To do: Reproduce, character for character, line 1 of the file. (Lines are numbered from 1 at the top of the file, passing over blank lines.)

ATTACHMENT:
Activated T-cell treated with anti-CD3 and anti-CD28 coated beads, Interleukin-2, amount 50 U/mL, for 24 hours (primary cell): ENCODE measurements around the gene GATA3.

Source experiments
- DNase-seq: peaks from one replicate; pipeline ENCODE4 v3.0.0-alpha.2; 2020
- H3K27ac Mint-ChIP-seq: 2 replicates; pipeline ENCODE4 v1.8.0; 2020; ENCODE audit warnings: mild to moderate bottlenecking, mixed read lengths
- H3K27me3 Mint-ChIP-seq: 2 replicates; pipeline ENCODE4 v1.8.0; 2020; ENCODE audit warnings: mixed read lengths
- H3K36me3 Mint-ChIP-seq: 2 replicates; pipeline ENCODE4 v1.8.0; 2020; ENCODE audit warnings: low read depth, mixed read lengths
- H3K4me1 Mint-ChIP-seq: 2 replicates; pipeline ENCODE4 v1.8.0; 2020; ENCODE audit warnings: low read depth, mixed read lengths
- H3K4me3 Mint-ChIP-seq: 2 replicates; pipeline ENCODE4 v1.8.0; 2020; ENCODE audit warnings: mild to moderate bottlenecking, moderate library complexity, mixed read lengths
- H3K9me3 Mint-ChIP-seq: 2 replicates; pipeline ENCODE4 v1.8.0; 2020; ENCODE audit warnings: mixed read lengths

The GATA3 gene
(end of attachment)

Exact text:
Activated T-cell treated with anti-CD3 and anti-CD28 coated beads, Interleukin-2, amount 50 U/mL, for 24 hours (primary cell): ENCODE measurements around the gene GATA3.